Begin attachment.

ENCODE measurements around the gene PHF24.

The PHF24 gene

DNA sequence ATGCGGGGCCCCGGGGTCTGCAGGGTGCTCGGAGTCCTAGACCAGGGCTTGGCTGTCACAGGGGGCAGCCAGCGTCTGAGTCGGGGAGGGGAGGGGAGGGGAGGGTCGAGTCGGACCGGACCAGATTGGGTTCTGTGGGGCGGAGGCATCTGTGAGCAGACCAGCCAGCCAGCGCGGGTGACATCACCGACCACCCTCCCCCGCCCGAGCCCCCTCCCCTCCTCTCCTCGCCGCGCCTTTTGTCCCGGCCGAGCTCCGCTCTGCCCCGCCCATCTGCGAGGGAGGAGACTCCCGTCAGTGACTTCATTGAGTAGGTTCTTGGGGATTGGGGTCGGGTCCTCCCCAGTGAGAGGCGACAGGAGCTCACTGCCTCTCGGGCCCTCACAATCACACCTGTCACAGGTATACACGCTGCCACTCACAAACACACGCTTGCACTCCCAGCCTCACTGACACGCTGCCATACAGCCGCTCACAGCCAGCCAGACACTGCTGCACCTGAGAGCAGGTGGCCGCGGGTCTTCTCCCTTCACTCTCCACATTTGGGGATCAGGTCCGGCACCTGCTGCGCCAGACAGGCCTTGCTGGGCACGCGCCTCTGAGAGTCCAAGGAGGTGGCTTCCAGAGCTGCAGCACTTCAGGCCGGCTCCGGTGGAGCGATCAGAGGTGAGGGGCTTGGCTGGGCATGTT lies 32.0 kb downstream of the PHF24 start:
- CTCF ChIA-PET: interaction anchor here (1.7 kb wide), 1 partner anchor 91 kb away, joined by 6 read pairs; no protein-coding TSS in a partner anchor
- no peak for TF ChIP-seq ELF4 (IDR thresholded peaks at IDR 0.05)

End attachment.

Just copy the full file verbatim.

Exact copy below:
ENCODE measurements around the gene PHF24.

The PHF24 gene

DNA sequence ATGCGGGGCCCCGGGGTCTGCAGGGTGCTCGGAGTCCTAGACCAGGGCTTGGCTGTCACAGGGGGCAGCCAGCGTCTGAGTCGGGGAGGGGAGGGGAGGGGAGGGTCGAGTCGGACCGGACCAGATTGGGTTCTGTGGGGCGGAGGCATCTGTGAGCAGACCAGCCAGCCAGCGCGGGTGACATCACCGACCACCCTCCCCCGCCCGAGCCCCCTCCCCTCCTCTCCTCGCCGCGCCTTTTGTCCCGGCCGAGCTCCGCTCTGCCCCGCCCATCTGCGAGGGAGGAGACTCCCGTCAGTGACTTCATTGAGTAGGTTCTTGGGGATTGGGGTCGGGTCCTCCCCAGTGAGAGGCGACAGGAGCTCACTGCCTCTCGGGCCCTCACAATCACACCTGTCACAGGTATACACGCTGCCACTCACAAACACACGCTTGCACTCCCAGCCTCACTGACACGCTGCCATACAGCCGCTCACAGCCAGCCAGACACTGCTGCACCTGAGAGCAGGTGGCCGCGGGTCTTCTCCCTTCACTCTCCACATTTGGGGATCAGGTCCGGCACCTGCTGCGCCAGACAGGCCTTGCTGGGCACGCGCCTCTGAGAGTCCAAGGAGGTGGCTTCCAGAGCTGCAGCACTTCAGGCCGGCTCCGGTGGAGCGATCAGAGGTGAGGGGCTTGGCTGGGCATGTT lies 32.0 kb downstream of the PHF24 start:
- CTCF ChIA-PET: interaction anchor here (1.7 kb wide), 1 partner anchor 91 kb away, joined by 6 read pairs; no protein-coding TSS in a partner anchor
- no peak for TF ChIP-seq ELF4 (IDR thresholded peaks at IDR 0.05)